JERUSALEM (AP) — Hamas militants in the Gaza Strip fired rockets toward Jerusalem on Monday, setting off air raid sirens throughout the city, after hundreds of Palestinians were hurt in clashes with Israeli police at a flashpoint religious site in the contested holy city.
The early-evening attack drastically escalated what already are heightened tensions throughout the region following weeks of clashes between Israeli police and Palestinian protesters in Jerusalem.
Shortly after the sirens sounded, explosions could be heard in Jerusalem. There were no immediate reports of injuries or damage. The Israeli Army said there was an initial burst of seven rockets, one was intercepted, and rocket fire was continuing.
Abu Obeida, spokesman for Hamas‘ military wing, said the rocket attack was a response to what he called Israeli “crimes and aggression” in Jerusalem. “This is a message the enemy has to understand well,” he said.
He threatened more attacks if Israel again invades the sacred Al-Aqsa compound or carries out evictions of Palestinian families in a neighborhood of east Jerusalem.
Earlier, Israeli police firing tear gas, stun grenades and rubber bullets clashed with stone-throwing Palestinians at the iconic compound.
SEE ALSO: More than 300 Palestinians hurt in Jerusalem holy site clash
More than a dozen tear gas canisters and stun grenades landed in the Al-Aqsa Mosque, one of Islam’s holiest sites, as police and protesters faced off inside the walled compound that surrounds it, said an Associated Press photographer at the scene. Smoke rose in front of the mosque and the iconic golden-domed shrine on the site, and rocks littered the nearby plaza. Inside one area of the compound, shoes and debris lay scattered over ornate carpets.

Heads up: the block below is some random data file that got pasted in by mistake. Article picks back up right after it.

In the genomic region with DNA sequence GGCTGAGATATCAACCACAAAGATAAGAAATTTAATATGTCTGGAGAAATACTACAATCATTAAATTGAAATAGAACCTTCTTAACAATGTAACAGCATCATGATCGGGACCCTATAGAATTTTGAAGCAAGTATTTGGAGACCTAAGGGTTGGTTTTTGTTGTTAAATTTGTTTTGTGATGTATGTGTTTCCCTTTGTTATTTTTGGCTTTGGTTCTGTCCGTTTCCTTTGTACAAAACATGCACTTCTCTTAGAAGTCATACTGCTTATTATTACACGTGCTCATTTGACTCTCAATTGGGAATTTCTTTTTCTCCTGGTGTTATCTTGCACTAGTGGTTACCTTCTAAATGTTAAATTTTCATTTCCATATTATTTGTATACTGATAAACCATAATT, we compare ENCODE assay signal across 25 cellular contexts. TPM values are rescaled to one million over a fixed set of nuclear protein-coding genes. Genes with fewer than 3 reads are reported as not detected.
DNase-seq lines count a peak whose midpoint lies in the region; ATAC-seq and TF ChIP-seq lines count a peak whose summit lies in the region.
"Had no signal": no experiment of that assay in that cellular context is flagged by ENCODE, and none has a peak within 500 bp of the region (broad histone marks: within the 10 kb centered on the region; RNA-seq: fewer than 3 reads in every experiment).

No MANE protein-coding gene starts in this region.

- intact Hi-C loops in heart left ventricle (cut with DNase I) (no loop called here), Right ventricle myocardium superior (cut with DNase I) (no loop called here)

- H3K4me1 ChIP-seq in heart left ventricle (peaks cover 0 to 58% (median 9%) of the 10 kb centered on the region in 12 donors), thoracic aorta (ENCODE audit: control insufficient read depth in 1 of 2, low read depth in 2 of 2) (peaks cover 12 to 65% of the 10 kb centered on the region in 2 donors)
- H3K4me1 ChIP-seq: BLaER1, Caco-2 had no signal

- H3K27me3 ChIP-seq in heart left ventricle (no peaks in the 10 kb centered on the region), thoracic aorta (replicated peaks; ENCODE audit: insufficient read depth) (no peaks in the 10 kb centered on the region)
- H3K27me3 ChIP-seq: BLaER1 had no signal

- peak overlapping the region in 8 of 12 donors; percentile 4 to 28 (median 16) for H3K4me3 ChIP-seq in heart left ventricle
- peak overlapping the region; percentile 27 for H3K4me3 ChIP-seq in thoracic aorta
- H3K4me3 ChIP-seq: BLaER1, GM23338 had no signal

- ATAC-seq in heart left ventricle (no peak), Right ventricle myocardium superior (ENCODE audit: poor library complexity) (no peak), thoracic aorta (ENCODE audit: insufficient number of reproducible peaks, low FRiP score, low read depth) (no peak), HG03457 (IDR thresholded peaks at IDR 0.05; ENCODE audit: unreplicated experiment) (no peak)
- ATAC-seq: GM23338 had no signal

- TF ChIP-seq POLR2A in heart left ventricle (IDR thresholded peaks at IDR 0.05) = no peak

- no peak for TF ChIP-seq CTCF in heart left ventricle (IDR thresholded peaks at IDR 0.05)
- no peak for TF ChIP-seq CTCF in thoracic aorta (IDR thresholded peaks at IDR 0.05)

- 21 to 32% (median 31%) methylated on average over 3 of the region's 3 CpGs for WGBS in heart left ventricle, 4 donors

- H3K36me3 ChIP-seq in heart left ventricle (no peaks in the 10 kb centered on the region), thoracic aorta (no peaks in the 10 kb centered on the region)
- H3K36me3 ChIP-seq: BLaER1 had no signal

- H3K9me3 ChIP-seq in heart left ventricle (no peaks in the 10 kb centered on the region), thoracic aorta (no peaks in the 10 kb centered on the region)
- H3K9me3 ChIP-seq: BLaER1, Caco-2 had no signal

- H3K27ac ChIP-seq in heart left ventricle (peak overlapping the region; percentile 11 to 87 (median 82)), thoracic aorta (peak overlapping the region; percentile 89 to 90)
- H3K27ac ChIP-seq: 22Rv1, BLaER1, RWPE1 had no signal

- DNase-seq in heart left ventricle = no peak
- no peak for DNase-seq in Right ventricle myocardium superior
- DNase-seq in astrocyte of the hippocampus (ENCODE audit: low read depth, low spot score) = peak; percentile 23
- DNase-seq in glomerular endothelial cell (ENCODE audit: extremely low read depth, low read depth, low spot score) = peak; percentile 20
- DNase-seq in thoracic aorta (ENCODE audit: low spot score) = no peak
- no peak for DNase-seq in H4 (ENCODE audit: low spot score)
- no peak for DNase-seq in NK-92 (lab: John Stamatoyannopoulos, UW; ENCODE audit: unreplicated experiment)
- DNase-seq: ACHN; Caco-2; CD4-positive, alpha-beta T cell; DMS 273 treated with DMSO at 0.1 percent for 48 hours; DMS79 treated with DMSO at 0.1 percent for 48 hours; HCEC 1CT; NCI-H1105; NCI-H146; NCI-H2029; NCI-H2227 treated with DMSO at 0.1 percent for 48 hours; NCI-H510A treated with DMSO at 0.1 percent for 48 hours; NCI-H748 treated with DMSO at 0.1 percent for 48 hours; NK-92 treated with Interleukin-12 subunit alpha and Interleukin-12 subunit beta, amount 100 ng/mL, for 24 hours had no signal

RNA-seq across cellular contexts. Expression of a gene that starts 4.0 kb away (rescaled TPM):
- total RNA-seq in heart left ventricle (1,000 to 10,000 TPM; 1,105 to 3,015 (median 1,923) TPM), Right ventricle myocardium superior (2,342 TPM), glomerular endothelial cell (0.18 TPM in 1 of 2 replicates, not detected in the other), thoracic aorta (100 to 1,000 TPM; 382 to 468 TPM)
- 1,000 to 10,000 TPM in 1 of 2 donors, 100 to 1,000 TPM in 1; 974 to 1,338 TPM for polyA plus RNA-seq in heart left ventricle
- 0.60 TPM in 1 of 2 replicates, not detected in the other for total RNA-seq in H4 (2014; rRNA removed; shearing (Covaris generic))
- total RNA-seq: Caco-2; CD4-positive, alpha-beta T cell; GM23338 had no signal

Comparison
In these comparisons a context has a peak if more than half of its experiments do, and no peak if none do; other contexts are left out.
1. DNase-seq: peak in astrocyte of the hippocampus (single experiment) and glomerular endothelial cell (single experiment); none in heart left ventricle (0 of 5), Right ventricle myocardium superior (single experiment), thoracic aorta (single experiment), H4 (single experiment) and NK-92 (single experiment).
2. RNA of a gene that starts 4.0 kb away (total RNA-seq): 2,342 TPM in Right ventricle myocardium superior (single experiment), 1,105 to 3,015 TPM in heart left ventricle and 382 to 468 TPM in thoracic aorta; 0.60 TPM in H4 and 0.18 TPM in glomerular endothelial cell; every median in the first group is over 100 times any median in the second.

In an apparent attempt to avoid further confrontation, Israeli authorities changed the planned route of a march by ultranationalist Jews through the Muslim Quarter of the Old City. The marchers were ordered to avoid the area and sent on a different route circumventing the Muslim Quarter on their way to the Western Wall, the holiest site where Jews can pray.
But tensions remained high.
More than 305 Palestinians were hurt, including 228 who went to hospitals and clinics for treatment, according to the Palestinian Red Crescent. Seven of the injured were in serious condition. Police said 21 officers were hurt, including three who were hospitalized. Israeli paramedics said seven Israeli civilians were also hurt.
The confrontation was the latest after weeks of mounting tensions between Palestinians and Israeli troops in the Old City of Jerusalem, the emotional center of their conflict. There have been almost nightly clashes during the Muslim holy month of Ramadan, already a time of heightened religious sensitivities.
Most recently, the tensions have been fueled by the planned eviction of dozens of Palestinians from the Sheikh Jarrah neighborhood of east Jerusalem where Israeli settlers have waged a lengthy legal battle to take over properties. Monday was expected to be particularly tense since Israelis mark it as Jerusalem Day to celebrate their capture of east Jerusalem in the 1967 Mideast war.
On Monday, two anti-Arab members of Israel‘s parliament, surrounded by an entourage and police, pushed through a line of protesters in the Sheikh Jarrah neighborhood. Several Arab members of parliament were among those trying to stop Betzalel Smotrich and Itamar Ben Gvir, amid shouting and jostling. Smotrich and Ben Gvir eventually got to the other side of a police barricade and entered a house already inhabited by settlers.
Over the past few days, hundreds of Palestinians and several dozen police officers have been hurt in clashes in and around the Old City, including the sacred compound, which is known to Jews as the Temple Mount and to Muslims as the Noble Sanctuary. The compound which has been the trigger for rounds of Israel-Palestinian violence in the past, is Islam’s third-holiest site and considered Judaism’s holiest.